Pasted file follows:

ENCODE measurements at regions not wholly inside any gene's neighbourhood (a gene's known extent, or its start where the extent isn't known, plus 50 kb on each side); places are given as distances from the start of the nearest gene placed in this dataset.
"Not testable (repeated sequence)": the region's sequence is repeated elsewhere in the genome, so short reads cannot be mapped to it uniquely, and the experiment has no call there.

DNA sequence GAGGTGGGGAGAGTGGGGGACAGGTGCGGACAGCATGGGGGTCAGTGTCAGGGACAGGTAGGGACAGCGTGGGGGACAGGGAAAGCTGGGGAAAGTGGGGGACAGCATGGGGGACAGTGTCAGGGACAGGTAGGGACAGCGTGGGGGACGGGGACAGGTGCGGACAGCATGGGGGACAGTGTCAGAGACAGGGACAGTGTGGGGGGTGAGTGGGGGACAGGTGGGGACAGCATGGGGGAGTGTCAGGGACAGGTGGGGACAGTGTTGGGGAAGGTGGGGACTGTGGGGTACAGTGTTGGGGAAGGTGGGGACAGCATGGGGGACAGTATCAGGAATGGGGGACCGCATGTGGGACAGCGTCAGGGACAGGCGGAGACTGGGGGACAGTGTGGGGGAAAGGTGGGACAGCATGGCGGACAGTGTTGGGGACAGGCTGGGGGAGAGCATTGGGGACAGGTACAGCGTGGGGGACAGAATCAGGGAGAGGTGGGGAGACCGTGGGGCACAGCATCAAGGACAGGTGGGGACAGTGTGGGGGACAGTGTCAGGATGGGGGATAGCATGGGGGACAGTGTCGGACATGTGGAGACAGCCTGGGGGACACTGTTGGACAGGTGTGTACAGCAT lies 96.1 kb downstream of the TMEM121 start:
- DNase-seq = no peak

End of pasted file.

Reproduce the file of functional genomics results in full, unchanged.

ENCODE measurements at regions not wholly inside any gene's neighbourhood (a gene's known extent, or its start where the extent isn't known, plus 50 kb on each side); places are given as distances from the start of the nearest gene placed in this dataset.
"Not testable (repeated sequence)": the region's sequence is repeated elsewhere in the genome, so short reads cannot be mapped to it uniquely, and the experiment has no call there.

DNA sequence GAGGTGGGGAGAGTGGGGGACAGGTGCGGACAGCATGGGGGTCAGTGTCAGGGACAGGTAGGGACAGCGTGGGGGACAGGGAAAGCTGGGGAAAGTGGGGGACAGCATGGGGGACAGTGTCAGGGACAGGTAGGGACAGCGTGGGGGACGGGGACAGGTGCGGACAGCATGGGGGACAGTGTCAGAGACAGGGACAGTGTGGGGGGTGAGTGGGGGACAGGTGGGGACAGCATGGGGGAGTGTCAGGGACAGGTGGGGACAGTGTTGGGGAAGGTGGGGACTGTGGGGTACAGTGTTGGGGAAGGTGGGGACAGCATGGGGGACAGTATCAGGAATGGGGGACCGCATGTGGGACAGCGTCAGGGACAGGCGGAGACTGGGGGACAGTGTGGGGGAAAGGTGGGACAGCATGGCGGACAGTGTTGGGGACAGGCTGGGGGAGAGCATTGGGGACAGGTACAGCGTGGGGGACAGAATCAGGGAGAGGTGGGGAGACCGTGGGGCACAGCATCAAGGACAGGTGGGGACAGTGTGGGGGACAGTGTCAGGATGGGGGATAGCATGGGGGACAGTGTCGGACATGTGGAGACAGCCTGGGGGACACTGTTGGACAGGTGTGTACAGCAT lies 96.1 kb downstream of the TMEM121 start:
- DNase-seq = no peak